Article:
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Journael van de Nassausche vloot
L'HERMITE, Jacques. Journael van de Nassausche vloot/ ofte beschrijvingh van de voyagie om den gantschen aerd-kloot, gedaen met elf schepen onder 't beleydt van den admirael Jaques 'LHeremite, ende vice-admirael Gheen Huygen Schapenham, inde jaren 1623, 1624, 1625 en 1626. Noch is hier by gevoegt een beschrijvinge vande regeeringe van Peru, door Pedro de Madriga gekozen tot Luna, als mede een verhael van Pedro Fernandez de Quir, aengaende de ontdeckinge van't onbekent Australia, sijn grooten rijckdom ende vruchtbaerheyt. Amsterdam, Joost Hartgertsz, 1648.
4to. Old half vellum over marbled boards. With large woodcut with 2 ships on title-page and folding engraved plate depicting 6 views of the fleet in various bays and harbours. (2),76 pp.
The first official account of the circumnavigation was published in 1626. - Jacques Le Hermite (1582-1624) commanded a punitive fleet of eleven ships and 1637 men to the coasts of South America with the objective of clearing the westward route to the Pacific of Spanish and Portuguese shipping. The fleet was outfitted under the auspices of the Dutch gouvernment, the two major companies, the Dutch East India Company and the Dutch West India Company, having little interest in the Pacific route. With the flagship Amsterdam along with the Delft under vice-admiral Geen Huyghen Schapenham and with Adolph Decker, captain of marines, Le Hermite's fleet left Texel on 29-4-1623, raided the coast of Guinea, then sailed south of to the coast of Patagonia. It then passed through the Strait of Le Maire and sighted Cape Horn on 14-2-1624. While in the region the expedition discovered and anchored in the Bay of Nassau, charting the surrounding islands (including the Hermite group). In addition, it was shown for the first time that it was possible to sail northward through the Le Maire strait. After coasting South America and plundering a few Spanish settlements, the fleet continued across the Pacific and was eventually disbanded at Batavia. Le Hermite, already a sick man at the time of the outward voyage, died at Callao in Peru and was buried on San Lorenzo Island near Lima. Command passed to Schapenham, whose article contains details of the latter section of the voyage (Howgego p.615). This account is combined with a description of Peru by Pedro de Madriga, an account of an English expedition to Guyana in 1596 (Kort-journael, gedaen naer het gout-rijck coninckrijck Guiana) and a discourse on VOC trade, none of which appeared in previous printings. - A very nice copy with the bookplate of The Cruising Association.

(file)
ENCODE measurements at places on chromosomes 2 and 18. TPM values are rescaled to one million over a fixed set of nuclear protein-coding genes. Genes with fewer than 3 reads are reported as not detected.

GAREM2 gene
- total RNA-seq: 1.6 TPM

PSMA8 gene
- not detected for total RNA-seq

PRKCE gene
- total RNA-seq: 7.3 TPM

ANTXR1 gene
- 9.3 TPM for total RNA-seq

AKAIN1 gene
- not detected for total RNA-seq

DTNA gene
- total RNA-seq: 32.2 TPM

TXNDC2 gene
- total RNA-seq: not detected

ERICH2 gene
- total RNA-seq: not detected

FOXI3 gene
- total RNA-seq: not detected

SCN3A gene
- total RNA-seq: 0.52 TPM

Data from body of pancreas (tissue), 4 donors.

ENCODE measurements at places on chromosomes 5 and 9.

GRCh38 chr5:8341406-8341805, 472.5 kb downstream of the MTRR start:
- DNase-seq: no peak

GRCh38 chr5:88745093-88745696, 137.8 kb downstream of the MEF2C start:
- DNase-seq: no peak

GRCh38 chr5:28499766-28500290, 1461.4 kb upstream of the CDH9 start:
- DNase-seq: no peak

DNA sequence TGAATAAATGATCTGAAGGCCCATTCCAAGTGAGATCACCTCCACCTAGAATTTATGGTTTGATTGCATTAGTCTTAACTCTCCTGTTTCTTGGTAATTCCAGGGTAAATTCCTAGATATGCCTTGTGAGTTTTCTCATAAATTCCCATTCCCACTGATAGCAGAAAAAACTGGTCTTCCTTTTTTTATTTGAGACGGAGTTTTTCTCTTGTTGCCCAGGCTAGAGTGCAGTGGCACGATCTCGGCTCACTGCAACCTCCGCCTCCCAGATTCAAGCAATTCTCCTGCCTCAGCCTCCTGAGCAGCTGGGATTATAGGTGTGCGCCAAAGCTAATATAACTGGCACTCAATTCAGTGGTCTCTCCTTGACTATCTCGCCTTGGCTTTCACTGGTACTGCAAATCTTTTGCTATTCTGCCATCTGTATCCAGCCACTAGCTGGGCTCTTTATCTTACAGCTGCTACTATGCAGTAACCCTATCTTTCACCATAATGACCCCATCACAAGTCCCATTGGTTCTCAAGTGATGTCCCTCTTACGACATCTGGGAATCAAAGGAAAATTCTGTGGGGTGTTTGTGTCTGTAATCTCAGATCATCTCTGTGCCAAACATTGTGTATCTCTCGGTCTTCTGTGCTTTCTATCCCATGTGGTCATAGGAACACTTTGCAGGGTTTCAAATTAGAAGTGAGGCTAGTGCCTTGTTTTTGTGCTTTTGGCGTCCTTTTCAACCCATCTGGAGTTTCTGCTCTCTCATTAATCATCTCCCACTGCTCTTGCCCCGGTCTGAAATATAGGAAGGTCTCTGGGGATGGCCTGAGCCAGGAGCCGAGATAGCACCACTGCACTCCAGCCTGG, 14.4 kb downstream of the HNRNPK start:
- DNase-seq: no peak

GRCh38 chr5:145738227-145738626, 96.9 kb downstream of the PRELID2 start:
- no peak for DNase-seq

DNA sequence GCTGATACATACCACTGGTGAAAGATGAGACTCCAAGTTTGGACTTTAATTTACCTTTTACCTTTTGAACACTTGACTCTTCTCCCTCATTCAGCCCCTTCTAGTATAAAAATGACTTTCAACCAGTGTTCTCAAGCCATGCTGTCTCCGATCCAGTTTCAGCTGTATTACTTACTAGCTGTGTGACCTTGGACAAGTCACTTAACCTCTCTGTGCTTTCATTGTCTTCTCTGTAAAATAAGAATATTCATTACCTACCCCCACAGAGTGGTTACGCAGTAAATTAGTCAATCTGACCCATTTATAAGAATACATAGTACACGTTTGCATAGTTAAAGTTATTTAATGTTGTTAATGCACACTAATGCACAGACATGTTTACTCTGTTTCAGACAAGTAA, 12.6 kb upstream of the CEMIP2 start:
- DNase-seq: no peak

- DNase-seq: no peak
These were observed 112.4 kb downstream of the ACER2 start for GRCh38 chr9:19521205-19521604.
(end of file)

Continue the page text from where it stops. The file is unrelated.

Tiele 667; Tiele, Mémoire, p.78; Landwehr, VOC, 250; European Americana II, p.491; Lach, Asia in the making of Europe, III,1 p.449.
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